Book review: The Black Opera by Raymond Embrack
While reading The Black Opera, I kept having flashbacks of Oliver Stone’s movie, JFK.
That is in no way to suggest the author of the book plagiarized the movie. It’s simply to acknowledge that Raymond Embrack took some creative license with historical events just as many movie directors do when they manufacture their version of what we don’t know because we weren’t there.
OK, so let’s get the spelling/grammar/punctuation (SGP) stuff out of the way…
Commas. Commas. My queendom for some commas. 🙁
There were many, many places where commas were needed, which is the same issue I found in Big Superhero Action (BSA). Maybe because I’m such a grammar geek, the missing commas are blaringly absent for me even though this might not phase other readers.
Also, in the SGP arena, unlike in BSA, there were lots of periods in places where periods shouldn’t have existed. This was more towards the beginning of the book, though. After several chapters, I stopped seeing the period pock marks so much.
Also, unlike in BSA, there were many places where words were left out of sentences, words were included that weren’t supposed to be in sentences and words were in the wrong places in sentences. It was like there was a rush to publication and lots of typos got overlooked. A quick edit was all The Black Opera needed to alleviate such mistakes.
Just as in BSA, there is an overflow of sentence fragments in The Black Opera, but this simply seems to be part of Embrack’s writing style, and I do not advocate he change it. I mean, every writer should have their own style in some regard.
I docked Embrack one and a half stars for flaws in spelling/grammar/punctuation and proofreading/editing (or the lack thereof). I just believe he’s a better writer than what I saw in this book.
Okay, moving on…
I would suggest you brush up on your American History to have an appreciation of the 60s and 70s flashbacks.
I’d classify The Black Opera as revisionist historical/futuristic fiction. That’s because of the flashbacks.
Then the book flashes forward to the year 2017.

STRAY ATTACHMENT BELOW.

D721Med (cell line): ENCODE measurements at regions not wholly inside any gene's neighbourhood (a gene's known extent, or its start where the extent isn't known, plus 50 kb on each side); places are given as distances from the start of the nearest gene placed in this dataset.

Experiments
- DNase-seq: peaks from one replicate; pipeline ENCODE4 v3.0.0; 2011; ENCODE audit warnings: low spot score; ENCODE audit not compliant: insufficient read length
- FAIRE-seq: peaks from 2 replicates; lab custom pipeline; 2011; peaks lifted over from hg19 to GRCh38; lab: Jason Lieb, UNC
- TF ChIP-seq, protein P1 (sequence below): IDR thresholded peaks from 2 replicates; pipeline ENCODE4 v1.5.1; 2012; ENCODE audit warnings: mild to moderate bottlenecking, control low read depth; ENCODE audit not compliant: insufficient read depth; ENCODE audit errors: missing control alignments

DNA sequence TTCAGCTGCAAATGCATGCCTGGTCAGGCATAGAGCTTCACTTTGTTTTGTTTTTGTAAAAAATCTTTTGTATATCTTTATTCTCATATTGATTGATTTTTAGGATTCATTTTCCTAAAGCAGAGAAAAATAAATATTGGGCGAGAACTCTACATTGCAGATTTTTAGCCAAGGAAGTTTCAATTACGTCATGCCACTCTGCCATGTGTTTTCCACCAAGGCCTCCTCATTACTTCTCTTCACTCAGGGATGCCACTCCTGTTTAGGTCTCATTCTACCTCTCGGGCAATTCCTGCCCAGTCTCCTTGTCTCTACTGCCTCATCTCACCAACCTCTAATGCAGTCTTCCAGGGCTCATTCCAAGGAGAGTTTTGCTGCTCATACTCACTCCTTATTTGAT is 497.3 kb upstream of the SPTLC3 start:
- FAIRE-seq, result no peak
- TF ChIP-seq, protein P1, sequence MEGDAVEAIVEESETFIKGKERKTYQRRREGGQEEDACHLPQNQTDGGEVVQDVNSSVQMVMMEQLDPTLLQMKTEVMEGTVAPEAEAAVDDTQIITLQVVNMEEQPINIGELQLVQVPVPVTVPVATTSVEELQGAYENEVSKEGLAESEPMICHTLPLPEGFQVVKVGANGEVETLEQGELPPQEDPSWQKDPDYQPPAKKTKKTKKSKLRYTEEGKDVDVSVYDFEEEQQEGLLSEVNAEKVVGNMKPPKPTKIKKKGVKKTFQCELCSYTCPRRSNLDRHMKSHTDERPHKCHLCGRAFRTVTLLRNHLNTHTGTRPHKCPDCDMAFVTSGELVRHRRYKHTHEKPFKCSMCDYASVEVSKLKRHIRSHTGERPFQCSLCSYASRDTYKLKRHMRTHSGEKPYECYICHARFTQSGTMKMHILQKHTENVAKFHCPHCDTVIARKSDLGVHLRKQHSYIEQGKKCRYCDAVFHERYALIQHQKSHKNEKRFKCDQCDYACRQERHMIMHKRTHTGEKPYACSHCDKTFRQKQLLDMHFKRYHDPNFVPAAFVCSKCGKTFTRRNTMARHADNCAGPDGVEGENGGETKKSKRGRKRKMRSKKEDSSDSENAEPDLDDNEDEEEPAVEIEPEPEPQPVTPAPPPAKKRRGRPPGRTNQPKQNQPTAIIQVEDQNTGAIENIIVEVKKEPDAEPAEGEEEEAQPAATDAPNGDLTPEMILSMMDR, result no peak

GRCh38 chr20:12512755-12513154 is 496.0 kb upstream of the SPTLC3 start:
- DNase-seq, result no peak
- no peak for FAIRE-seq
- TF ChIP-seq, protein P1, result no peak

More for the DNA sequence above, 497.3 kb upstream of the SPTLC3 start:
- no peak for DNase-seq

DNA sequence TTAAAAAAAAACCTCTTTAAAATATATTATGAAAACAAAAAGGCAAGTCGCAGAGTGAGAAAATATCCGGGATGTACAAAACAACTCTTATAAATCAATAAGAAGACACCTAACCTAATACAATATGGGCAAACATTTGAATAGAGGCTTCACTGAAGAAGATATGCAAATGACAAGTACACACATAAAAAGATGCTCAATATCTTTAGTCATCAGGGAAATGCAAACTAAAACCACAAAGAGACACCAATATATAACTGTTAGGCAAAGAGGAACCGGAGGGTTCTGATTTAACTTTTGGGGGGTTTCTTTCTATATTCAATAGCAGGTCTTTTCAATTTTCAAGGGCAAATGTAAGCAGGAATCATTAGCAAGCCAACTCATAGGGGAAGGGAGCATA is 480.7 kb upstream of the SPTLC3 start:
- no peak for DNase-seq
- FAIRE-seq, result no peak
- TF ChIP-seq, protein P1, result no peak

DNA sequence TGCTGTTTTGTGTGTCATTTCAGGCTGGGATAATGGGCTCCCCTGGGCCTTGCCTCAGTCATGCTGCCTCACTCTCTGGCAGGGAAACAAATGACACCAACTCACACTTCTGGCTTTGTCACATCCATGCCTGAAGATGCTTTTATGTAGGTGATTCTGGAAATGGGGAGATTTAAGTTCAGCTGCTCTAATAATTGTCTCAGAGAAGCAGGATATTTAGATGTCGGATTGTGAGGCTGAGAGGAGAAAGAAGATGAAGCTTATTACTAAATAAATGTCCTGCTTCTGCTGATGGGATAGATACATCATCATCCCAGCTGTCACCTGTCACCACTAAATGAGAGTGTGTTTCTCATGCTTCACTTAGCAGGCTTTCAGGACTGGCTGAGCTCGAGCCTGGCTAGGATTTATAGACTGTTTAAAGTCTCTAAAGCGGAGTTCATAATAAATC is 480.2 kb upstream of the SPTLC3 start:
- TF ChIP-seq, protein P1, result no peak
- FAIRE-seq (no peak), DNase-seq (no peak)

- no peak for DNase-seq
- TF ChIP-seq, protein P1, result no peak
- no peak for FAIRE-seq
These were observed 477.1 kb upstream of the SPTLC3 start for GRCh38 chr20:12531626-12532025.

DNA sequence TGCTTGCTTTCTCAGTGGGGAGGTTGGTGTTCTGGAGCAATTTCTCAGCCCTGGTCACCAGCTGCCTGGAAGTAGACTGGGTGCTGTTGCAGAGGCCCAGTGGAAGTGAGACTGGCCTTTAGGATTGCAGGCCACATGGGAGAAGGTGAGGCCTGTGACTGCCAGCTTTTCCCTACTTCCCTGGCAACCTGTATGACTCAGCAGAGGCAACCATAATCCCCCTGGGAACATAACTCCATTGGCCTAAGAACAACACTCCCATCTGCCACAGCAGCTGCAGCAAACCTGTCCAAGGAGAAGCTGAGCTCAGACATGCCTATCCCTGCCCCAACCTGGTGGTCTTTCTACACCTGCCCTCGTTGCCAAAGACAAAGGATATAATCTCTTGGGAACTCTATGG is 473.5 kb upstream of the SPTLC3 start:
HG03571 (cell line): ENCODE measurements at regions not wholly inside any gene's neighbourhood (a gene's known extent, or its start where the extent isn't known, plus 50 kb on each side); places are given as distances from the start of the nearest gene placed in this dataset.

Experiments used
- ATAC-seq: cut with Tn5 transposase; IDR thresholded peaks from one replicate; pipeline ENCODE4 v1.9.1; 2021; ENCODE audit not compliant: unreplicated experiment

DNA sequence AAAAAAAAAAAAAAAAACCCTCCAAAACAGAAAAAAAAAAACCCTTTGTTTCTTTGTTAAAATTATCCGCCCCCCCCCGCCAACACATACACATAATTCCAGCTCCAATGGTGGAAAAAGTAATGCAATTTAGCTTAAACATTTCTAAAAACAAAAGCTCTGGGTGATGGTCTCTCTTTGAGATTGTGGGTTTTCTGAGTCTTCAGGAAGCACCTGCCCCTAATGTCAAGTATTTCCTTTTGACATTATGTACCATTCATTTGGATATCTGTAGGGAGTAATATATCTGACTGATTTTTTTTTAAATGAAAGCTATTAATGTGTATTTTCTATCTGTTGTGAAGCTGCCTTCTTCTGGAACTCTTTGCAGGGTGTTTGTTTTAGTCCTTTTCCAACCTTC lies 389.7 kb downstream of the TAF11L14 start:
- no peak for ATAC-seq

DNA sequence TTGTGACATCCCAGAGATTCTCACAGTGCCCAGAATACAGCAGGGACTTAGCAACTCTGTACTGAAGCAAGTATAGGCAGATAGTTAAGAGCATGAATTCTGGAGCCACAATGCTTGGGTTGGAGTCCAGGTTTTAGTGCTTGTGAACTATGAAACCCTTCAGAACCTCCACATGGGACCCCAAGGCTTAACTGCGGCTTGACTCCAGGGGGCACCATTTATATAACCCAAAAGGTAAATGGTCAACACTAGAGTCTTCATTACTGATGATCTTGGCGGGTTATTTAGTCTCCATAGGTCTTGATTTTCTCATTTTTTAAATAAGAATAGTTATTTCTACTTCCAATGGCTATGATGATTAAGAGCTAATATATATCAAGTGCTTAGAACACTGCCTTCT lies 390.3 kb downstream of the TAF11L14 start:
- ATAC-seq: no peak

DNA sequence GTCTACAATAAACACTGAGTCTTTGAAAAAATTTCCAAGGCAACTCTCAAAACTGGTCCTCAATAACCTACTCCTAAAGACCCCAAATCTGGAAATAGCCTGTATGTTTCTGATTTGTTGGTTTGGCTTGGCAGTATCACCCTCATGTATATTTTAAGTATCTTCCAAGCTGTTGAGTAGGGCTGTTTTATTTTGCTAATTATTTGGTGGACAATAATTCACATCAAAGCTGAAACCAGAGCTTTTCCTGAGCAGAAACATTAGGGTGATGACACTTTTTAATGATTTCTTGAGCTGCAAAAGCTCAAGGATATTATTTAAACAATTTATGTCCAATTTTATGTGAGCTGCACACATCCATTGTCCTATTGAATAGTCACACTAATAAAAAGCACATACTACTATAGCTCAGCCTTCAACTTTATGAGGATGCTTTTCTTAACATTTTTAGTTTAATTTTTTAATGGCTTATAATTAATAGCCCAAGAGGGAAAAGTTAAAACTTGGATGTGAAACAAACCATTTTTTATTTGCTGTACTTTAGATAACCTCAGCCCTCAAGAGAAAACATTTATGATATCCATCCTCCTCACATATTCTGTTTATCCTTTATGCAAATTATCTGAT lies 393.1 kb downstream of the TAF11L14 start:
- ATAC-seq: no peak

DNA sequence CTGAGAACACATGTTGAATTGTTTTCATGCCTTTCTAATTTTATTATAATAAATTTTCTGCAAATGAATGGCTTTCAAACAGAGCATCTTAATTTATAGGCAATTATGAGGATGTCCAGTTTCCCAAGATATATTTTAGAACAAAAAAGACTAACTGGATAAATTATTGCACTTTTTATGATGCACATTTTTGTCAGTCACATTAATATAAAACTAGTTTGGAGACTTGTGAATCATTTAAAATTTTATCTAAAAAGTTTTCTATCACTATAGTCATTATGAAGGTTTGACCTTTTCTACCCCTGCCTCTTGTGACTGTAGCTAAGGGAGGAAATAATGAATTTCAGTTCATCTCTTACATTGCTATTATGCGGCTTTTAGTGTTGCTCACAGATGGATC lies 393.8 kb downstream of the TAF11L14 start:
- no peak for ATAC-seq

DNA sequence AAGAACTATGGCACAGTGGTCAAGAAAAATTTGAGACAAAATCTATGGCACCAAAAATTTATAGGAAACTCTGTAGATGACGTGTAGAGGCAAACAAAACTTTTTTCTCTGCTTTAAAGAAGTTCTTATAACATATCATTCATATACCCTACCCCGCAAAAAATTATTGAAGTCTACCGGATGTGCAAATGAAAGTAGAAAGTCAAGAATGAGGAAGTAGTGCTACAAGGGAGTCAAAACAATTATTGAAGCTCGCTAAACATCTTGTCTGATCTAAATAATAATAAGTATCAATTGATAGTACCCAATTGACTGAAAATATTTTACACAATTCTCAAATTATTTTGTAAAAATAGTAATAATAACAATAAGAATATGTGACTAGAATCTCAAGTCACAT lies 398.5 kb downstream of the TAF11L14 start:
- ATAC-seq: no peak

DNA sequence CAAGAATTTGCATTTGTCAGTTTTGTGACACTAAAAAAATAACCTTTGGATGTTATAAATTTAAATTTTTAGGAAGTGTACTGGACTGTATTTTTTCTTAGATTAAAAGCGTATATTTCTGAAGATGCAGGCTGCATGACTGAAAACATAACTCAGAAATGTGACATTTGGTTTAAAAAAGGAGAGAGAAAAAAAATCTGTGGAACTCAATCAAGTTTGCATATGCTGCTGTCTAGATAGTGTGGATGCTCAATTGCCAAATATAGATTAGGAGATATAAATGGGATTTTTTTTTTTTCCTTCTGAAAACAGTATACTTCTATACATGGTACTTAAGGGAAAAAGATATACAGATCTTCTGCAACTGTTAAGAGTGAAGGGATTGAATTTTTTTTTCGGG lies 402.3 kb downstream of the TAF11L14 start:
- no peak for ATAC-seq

The idea of the Kennedy Curse is alive and well in The Black Opera, and the book also builds on a well-worn rumor about John F. Kennedy as a lady’s man. The fact that the slain, former president’s alleged illegitimate son is President of the United States is why the country finds itself the target of terrorist activity in 2017.
While keeping one urban legend alive, the book seeks to dispel the “lone-nut theory” in that it asserts that a rogue FBI agency called the American Thunder Party is behind the assassinations of JFK, RFK and even Lee Harvey Oswald, among other people.
In the midst of all that’s going on in 2017, you have home-grown and international terrorists setting off nuclear bombs in Los Angeles, outside the White House, London, Las Vegas and Tokyo.
Did I mention that the people doing the bombing were given the weapons of mass destruction free of charge all because a madman, who wants to be president, hates the Kennedys and everything they stand for? Since he believes the current president, George Deering, is the son of JFK, he will stop at nothing to discredit Deering, even if that means destroying America.
The President has to strike back to save his administration and his country, and he’s not above using nuclear bombs to achieve his end. It also helps that his brother is not just a spare, but he’s connected to the American intelligence community in ways that make him and the president a hard-hitting dynamic duo.
I’m not really a fan of revisionist history, so this would have been a better read for me without the flashbacks to what happened when Kennedy was assassinated.
I did find the parts neat where Embrack puts words and thoughts to situations like Lee Harvey Oswald sitting in the movie theater after he’d just shot the president and a police officer and the conversation that Jack Ruby had with the person who ordered the hit on Oswald. The story about Ted Kennedy and Chappaquiddick wasn’t badly done either. Still, as a person with a history degree, I’ve been taught not to try to rewrite or interpret history. My job is just to report history. It’s a bias, I know, so take it for what it’s worth to you.
I don’t think you’d be bored with The Black Opera, and if you’re a conspiracy theorist, then you’ve found part of your bible. 🙂